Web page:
The Essential Lease Accounting Data You’re Probably Missing

by Glenn Hicks on May 24, 2018

With the new FASB lease accounting standards going into effect soon, it’s time to get your financial data in order. That includes detailed information about all your lease assets and liabilities.

For years, only capital leases needed to be included on company balance sheets, and corporate real estate leaders could get most of the required reporting information from lease abstracts. Now, both capital and operating leases need to be included. And with the quickly-approaching need to comply with the new International Accounting Standards Board (IASB) and Financial Accounting Standards Board (FASB) lease accounting standards, CRE leaders are going to need more data than a lease abstract can provide.

Here are three things you’ll need to track that won’t be on your lease abstract.

3 Key Lease Accounting Details You Need To Start Tracking

1. Intention Decisions

Most of the lease details enterprises must now report on in order to be compliant with the new lease accounting standards are hard facts and figures, such as dates and costs. Unfortunately, there are other pieces of information businesses must provide that aren’t as objective.

One of these is intention decisions. Your company’s financial and operational status will not remain the same as it is the day you sign a property or asset lease. This means you may decide at some point in the future that it makes sense to terminate a lease before the agreement end date. Or perhaps you’ll choose to purchase the property or asset outright. How you intend to manage your leases will impact what data you are required to report.

To understand how decisions like these will affect your reporting, consult your lease accounting partners. They are well-versed in the new lease accounting standards and will be able to explain how to ensure your calculations and documentation are compliant.

2. Fair Market Value (FMV)

Fair market value (FMV) is an estimate of the value of an asset or property based on current market conditions. Basically, if the asset or property were to be put up for sale to the public as-is, fair market value is what a knowledgeable buyer would pay to own it. FMV falls into the gray area between objective and conceptual. While it is a set amount, it can’t be calculated in advance since market conditions are always changing.

Say a landlord and a lessee are discussing renewing a lease that expires the following year. Instead of the lessee paying the same rate for the next contract period, the landlord offers the lessee the option to pay a rate more in line with the FMV of the property. But because there’s no way to know what the FMV will be in a year, that information won’t be in the lease abstract. To determine the approximate FMV and therefore have an amount to include in their reporting, CRE leaders can review the value of comparable properties in the area that have similar building and tenant types.

3. Useful Life of Assets

Generally Accepted Accounting Principles (GAAP) require companies to report the full acquisition expenses for fixed assets. This includes the cost for installation, assembly, freight, warehousing, insurance and taxes. Where reporting gets complicated is when a business must calculate how the value of an asset has depreciated. In order to calculate this number, the business must know the “useful life” of an asset, which is the length of time it expects an asset to remain in service and useful to the company.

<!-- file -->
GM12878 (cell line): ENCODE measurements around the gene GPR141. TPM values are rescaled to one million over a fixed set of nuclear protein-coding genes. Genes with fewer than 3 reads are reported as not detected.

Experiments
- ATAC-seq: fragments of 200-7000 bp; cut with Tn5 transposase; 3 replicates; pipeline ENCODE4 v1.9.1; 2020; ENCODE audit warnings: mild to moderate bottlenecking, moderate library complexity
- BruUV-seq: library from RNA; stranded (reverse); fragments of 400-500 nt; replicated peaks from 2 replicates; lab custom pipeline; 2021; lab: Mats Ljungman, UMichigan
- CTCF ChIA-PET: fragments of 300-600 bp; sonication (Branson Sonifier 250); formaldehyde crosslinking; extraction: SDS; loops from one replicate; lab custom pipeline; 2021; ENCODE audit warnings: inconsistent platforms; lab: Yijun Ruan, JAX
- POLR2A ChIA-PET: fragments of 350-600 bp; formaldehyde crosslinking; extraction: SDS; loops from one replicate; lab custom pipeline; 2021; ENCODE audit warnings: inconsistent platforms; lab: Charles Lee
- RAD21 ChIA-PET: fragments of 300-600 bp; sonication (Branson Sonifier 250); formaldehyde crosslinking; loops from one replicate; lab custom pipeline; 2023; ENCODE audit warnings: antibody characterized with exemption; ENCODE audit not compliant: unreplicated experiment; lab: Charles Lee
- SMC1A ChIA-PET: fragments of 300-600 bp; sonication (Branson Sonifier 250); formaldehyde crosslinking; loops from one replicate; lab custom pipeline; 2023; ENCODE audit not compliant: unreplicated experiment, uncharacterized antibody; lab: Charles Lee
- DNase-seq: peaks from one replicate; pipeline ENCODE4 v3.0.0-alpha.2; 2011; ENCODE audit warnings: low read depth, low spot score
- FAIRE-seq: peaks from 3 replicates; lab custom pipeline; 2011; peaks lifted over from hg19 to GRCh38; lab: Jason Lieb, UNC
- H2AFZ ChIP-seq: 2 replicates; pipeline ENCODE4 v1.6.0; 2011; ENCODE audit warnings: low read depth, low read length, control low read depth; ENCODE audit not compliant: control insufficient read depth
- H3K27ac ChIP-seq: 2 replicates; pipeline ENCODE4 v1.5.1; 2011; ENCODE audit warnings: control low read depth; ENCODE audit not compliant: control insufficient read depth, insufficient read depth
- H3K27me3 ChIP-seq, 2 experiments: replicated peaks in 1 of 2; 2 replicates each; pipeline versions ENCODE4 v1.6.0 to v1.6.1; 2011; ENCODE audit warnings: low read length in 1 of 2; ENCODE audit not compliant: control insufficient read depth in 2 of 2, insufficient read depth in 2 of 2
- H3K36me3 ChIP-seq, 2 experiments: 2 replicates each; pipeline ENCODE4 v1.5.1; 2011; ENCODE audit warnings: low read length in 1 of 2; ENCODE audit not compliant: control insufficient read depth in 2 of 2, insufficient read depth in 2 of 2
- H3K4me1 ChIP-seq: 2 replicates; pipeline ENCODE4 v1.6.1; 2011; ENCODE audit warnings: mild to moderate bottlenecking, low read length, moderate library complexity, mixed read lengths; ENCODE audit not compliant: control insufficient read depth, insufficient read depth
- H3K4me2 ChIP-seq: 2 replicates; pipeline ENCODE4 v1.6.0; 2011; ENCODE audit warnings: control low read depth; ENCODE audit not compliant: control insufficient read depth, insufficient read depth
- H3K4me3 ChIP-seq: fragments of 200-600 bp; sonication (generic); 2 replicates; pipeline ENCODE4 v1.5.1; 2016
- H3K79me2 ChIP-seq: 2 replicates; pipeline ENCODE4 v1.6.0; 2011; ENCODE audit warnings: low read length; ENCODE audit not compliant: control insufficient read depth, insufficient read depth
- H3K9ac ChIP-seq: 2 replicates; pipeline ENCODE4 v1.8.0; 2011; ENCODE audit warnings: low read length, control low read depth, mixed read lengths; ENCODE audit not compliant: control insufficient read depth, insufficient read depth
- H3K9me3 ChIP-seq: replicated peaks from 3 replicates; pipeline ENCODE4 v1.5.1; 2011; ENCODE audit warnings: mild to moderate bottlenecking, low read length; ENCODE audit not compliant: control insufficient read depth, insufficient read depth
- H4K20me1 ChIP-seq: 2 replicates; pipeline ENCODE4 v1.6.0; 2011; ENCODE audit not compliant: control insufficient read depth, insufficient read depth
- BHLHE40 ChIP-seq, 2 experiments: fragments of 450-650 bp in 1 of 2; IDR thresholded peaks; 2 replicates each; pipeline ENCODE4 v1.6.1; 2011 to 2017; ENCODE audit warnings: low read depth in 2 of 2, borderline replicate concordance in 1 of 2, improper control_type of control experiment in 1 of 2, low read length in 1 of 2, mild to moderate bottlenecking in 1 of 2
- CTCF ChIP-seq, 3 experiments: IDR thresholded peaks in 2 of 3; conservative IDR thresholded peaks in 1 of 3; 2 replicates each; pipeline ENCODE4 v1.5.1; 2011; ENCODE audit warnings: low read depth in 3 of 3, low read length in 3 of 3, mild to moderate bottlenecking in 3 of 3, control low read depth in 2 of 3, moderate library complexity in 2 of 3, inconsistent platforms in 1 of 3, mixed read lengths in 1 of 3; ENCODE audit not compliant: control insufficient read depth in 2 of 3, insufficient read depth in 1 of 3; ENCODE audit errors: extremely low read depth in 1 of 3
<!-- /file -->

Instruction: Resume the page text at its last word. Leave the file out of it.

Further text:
However, like FMV, this information won’t be in the lease abstract since there are multiple variables that affect an asset’s useful life. Therefore, you’ll need to consult the GAAP useful lives and salvage values tables for each asset. While your company has likely already been reporting these figures for certain assets, there are some assets that may not have previously been included on the balance sheet but are now required by the lease accounting standards update.

If you want to make it easier on your company to maintain compliance with the new lease accounting standards (and who wouldn’t?), we recommend researching asset management software and lease accounting software. These solutions can help your organization create more comprehensive profiles on each property and asset. And having access to these details will make reporting a much simpler process.

Other Important Lease Management Details

If you don’t have access to these lease accounting details now, you’re going to need them soon. And while you’re looking at your leases, don’t forget about the basics.

That includes:

  • Lease agreement type
  • Start date
  • End date
  • Tenant (Lessee)
  • Landlord (Lessor)
  • Renewal option
  • Renewal notification requirement
  • Termination notification
  • Monthly payment
  • Yearly rent obligation
  • 3-Year lease obligation forecast

Having an asset management system to store detailed information about your assets, including lease abstracts, can help. And with iOFFICE’s powerful dashboards, you can get all the information you need with just a few clicks.

When you have all the lease accounting details you need, there’s no reason to live in fear of FASB.


Glenn Hicks

A member of the Business Development team, Glenn has years of experience with business process improvement on the Commercial Real Estate and Facilities Management sides.

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